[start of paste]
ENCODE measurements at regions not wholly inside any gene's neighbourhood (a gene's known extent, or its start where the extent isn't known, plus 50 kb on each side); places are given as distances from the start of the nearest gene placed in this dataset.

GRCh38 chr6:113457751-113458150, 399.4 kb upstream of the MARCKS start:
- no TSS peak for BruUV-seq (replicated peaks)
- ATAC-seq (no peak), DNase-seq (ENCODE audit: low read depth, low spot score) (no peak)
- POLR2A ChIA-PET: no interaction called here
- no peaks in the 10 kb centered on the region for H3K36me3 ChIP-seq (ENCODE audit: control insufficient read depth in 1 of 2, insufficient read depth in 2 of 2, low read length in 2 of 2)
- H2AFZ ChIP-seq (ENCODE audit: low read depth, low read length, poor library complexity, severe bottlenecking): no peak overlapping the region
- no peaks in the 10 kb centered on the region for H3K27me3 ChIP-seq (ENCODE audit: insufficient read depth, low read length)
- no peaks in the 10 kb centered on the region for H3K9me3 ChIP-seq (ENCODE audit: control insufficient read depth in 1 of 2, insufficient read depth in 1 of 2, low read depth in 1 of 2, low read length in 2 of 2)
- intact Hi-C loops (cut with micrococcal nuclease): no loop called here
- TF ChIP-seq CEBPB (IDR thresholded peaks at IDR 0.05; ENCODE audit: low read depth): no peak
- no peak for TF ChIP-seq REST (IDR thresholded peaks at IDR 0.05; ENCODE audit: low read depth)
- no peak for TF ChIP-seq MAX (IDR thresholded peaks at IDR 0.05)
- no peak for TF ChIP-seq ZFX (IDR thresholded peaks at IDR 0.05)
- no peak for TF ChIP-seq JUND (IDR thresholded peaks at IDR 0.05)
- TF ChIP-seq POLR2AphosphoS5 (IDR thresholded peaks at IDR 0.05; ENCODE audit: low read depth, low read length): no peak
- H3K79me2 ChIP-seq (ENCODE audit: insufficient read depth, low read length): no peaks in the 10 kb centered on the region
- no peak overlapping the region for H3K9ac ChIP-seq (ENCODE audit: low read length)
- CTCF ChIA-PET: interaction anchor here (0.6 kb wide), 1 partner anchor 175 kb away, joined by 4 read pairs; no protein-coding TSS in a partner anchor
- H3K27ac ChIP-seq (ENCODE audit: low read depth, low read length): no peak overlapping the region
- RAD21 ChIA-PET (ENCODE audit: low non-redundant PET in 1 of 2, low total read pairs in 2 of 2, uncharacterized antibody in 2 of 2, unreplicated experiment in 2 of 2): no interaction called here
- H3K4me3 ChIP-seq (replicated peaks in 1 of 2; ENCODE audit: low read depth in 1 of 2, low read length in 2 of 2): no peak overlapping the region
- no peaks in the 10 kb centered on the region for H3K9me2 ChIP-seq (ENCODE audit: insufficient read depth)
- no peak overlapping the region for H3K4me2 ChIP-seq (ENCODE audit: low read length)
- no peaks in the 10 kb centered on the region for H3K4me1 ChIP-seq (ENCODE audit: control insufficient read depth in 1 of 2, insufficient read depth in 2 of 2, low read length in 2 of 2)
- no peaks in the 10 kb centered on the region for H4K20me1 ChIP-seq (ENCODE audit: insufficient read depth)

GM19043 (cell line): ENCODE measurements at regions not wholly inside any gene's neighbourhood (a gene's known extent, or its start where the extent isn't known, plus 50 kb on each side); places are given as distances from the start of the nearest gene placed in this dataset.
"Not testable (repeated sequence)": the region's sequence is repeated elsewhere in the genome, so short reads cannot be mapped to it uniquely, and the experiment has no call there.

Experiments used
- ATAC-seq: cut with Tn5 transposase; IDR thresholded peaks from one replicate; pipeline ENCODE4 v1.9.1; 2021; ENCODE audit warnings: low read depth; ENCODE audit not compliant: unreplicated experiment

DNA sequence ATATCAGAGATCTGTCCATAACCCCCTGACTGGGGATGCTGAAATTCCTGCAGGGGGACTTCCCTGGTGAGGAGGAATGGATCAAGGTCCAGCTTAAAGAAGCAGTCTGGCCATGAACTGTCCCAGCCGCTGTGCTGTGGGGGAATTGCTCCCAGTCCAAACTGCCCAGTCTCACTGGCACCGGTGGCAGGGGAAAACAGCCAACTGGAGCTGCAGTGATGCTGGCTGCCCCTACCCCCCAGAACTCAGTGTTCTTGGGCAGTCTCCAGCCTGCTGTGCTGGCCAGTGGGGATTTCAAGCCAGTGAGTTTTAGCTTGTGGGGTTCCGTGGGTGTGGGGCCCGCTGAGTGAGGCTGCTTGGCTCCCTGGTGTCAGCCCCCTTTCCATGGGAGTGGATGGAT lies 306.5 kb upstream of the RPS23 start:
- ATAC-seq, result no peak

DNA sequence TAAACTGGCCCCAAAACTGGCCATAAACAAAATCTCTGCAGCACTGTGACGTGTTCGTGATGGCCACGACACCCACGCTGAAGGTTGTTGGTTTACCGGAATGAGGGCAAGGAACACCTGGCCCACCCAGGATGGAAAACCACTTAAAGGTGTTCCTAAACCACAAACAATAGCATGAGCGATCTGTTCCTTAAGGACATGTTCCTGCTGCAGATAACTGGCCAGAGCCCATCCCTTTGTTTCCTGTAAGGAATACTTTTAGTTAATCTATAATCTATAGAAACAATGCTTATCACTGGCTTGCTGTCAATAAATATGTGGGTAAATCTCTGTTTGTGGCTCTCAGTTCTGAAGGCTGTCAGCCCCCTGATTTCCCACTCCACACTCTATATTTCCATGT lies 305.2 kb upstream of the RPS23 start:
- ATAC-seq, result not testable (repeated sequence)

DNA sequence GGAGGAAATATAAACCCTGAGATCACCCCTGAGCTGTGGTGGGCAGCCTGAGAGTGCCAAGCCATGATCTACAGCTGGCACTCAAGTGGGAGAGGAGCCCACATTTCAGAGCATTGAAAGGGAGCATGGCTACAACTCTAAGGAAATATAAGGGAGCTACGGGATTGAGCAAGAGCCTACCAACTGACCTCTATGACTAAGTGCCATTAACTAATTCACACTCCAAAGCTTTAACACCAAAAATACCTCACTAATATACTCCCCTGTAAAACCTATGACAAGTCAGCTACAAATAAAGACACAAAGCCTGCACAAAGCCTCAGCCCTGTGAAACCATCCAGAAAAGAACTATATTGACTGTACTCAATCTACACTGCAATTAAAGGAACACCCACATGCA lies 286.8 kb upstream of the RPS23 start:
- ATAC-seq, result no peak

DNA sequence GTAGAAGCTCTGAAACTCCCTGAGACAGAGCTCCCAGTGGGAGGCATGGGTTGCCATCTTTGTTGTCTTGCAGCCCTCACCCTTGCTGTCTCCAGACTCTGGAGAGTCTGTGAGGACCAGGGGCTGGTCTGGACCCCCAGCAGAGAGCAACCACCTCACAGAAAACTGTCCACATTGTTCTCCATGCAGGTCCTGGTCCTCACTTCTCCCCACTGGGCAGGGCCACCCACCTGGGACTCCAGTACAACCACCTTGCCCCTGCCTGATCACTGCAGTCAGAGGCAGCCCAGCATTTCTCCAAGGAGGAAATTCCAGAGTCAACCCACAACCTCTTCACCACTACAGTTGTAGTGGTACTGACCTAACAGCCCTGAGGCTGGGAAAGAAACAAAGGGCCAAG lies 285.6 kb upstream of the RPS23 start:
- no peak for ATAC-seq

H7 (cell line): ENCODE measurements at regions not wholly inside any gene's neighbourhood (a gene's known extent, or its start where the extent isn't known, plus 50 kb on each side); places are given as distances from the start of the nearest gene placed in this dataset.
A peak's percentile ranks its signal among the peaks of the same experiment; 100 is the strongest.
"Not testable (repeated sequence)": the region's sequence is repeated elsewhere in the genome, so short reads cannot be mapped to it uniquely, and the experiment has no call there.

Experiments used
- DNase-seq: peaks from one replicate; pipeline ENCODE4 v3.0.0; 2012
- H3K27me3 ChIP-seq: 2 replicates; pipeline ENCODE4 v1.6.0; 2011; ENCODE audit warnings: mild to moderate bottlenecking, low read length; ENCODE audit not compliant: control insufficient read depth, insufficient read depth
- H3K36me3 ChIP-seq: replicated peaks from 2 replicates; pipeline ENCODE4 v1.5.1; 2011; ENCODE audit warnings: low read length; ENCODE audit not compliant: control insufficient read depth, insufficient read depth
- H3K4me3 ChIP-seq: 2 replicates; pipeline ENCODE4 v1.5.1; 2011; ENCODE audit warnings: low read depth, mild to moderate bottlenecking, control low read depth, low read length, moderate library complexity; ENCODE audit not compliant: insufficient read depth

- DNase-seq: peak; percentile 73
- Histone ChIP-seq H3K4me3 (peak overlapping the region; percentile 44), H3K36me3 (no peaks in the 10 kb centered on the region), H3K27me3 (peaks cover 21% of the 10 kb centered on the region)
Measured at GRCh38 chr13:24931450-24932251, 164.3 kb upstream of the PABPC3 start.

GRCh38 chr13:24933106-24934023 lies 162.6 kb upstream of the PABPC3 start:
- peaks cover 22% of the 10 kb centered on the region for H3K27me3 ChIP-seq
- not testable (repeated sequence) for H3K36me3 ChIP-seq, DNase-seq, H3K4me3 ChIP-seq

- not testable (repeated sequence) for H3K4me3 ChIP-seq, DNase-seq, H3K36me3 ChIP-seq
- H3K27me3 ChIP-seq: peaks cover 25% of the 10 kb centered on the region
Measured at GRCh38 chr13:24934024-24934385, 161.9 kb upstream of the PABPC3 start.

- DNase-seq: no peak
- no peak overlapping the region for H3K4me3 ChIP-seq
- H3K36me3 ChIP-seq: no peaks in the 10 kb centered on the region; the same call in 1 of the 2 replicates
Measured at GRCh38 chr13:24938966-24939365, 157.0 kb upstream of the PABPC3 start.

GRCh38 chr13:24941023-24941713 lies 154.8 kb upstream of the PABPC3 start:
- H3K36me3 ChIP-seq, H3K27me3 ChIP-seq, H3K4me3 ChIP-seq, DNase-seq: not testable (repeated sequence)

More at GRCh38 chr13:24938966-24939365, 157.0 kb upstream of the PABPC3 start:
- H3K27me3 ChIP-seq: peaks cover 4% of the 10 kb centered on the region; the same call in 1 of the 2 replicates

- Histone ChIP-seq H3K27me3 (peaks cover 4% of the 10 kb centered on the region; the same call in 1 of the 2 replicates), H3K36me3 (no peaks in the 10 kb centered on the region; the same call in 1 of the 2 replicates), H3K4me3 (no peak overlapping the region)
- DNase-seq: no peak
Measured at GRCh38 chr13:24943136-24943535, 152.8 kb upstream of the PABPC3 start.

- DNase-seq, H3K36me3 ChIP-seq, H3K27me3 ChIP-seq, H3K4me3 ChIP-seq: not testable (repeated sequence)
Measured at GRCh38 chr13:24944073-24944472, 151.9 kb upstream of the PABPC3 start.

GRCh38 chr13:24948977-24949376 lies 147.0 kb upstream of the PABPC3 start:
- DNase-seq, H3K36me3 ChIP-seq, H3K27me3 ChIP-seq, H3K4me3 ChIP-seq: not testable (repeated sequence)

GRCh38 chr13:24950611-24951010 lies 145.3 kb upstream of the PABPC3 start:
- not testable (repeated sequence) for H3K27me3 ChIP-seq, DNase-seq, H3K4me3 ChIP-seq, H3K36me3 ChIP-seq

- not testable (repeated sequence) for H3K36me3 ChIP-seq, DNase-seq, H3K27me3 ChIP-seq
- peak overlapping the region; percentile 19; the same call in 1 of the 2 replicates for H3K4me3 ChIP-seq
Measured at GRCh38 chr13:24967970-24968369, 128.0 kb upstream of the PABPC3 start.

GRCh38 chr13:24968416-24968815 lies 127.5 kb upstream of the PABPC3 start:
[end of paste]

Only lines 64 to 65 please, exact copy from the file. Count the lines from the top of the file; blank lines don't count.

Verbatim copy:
- Histone ChIP-seq H3K27me3 (peaks cover 4% of the 10 kb centered on the region; the same call in 1 of the 2 replicates), H3K36me3 (no peaks in the 10 kb centered on the region; the same call in 1 of the 2 replicates), H3K4me3 (no peak overlapping the region)
- DNase-seq: no peak